Funnily enough, same reason as BoohPear but the reason it made me happy was because it finally meant I didn't have to turn him back the right way in his cot 1000 times a night!
I think I have to choose DD3 for this as she is the weetabix monster in our house. Last week she opted for trying four for her breakfast, she is only two years old. Where does she put it, particularly as she is very dinky for her age?
In answer to the question, when DD3 walked properly. She has tried it and decided she was not bothered for many many months and talk to walking quite late. I was so proud once she had decided that it was a good thing and actually kept going rather than reverting to crawling as she had done before. No big thing for others but a big thing for her!
Does it count that I raced in a rowing regatta whilst pregnant?! Probably not...
Since having my daughter the thing that makes her a champion is her determination. She's only tiny, but definitely knows what she wants to do - it's funny (but slightly frustrating) that she can howl as she gets into the buggy, but when I relent and pick her up it is suddenly all fine!
The Dts love weetabix, they have to have it with yoghurt and banana. They would happily have it for breakfast lunch and dinner.
I think dried up weetabix should be used to fix potholes, I have practically had to chisel the stuff off high chairs.
Dts were 10 weeks premature, not dangerously early but early enough to need a month in hospital.
meeting milestones means so much to us, it's when we can see how far they have come.
From tiny babies covered in tubes and wires, needing support to breath and feed to bouncing independent toddlers.
On of my proudest moments was them rubbing their 1st birthday cake in to their hair, seeing their smiling chubby faces covered in chocolate was absolutely amazing.
Showy - your daughter sounds awesome!
I recently won the exact same prize on one of their Facebook comps. A truck load of Weetabix turned up at my door (132 packs of 24)
My son amazed me with each milestone he achieved. But most recently he has just started nursery school and we had his first parents meeting last night. The teachers couldn't of said anything nicer, they said he was a pleasure to have, always keen to do an activity. He is quiet in the class but after he had the class bear home for the weekend, on the Monday he had to stand up and tell everyone what he and the bear did. The teacher said he was really confident and proud. He's only 3 and 4 months so we are so pleased he has settled in ok.
We love weetabix !
When my son, who is rather shy and awkward in crowds, was with me at a school charity bingo night. He got a full house and amazed me by not only shouting "bingo", but he then marched up to the front of a packed hall on his own. He stood at the front while his numbers were checked and then brought his prize back grinning from ear to ear. I was so pleased with how confident he looked I could have cried!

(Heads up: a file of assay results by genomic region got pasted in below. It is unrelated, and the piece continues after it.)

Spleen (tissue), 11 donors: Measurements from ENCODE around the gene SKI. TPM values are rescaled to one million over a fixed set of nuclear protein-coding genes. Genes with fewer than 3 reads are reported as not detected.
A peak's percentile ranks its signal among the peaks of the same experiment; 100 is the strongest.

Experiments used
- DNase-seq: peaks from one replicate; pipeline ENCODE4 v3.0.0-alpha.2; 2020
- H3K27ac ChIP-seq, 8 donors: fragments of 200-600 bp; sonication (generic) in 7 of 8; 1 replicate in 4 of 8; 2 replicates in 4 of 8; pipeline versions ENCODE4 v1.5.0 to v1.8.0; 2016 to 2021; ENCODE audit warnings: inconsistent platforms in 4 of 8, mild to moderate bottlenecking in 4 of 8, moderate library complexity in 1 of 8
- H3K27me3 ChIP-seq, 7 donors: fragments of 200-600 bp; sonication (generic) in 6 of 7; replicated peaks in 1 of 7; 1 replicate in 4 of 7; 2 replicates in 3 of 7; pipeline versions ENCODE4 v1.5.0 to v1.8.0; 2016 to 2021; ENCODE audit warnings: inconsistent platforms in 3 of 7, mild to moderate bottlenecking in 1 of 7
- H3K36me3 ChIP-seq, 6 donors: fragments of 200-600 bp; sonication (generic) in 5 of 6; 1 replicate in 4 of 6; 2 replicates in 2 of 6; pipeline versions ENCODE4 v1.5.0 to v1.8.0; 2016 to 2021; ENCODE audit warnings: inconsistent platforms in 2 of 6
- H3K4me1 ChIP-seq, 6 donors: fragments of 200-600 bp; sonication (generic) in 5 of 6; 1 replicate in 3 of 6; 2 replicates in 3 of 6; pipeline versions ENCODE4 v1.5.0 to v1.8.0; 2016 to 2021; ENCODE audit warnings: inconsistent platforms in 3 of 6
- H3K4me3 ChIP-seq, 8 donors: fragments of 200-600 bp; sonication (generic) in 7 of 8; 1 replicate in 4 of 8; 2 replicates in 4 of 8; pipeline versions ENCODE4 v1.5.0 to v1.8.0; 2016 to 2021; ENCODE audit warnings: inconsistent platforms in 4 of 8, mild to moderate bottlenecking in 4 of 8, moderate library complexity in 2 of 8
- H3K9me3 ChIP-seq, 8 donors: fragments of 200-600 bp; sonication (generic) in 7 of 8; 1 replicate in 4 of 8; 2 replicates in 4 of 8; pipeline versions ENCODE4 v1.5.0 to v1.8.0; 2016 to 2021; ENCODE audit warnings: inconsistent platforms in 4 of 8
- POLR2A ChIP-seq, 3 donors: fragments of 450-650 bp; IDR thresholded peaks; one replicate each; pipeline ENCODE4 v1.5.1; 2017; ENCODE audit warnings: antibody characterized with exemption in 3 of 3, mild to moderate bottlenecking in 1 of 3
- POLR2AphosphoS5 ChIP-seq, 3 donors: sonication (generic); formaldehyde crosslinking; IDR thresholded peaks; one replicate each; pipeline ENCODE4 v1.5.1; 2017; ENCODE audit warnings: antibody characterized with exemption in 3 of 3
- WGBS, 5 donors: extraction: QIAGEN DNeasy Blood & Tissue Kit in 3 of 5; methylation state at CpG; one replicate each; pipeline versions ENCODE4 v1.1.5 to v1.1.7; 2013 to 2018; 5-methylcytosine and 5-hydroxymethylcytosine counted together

My daughter singing at her school harvest festival. She had a beaming smile all the way through and sang out so happily and confidently.
It was great to see her taking part in the play and enjoying herself.
DS 14 has grown 7 inches this year, possibly down to the 7 Weetabix he eats for breakfast, and more after school.
He has always been sporty..golf, cricket, swimming....but his passion is playing football. After completing Little League senior level, he stayed on for a year as assistant manager, as the old one retired. When the manager was on holiday for 2 weeks, he took charge, and the team won. He was so proud. And he supports a Championship side, we have no connection with...has done so since he was 8. No idea why.
But it's refreshing, when so many of his peers follow the big clubs.
All three of my little boys are champions purely because there was a very high risk I couldn't have children....I then went on to have three gorgeous miracles
My dd is currently having Weetabix every morning after moving off of shreddies .
All mine had weetabix daily when tiny and when I have some I always wonder why I don't have it more as it is so nice.
DD is a champion as she has physical difficulties but just gets on with things with no fuss and managed to smash the school record for 11+ results. She is currently teaching herself Arabic.
DS2 is a champion because he has had a lot of changes in the last few years and tries hard.
My son is a champion because, at 6, his quirky and individual nature can sometimes cause other children to be a little unkind to him- but he remains resolutely himself. He rarely rises to the bait, although it can still hurt him. He is kind, sweet and caring and SO funny and his true friends love him.
He has always been a fussy eater and the only cereal he will have is Weetabix- 2 on a morning and 2/3 for supper. I always joke that I wish I had shares in the company as we've consumed trillions in the last few years. We like them with milk and a sprinkle of sugar or a chopped banana. Simple. X
I was only asking DH the other day when we can give ds2 weetabix as he's 4.5 months. His older brother has eaten it every day without fair for almost 2.5 years now. He luffs it so much and like others, would
and has eaten it for every meal. Esp when ill.
Proudest I've felt has been during potty training recently. I've always found poos pretty funny and something worthy of discussion. So each poo he does is commented upon.
After much comedy "oooooh, aaaaargh, it's coming mummy, I can feel mine poo coming out of mine bottom" my ds got up an proudly said "look mummy, it's a monster!"
And it was. With the weetabix playing a very pivotal role, of course
He's my little turdy champion!
My DS 18mo is a champion every day and in everything as if I'd listened to so many Doctors he wouldn't be here as I apparently cannot have children or carry a child to term. I enjoy saying "I told you so."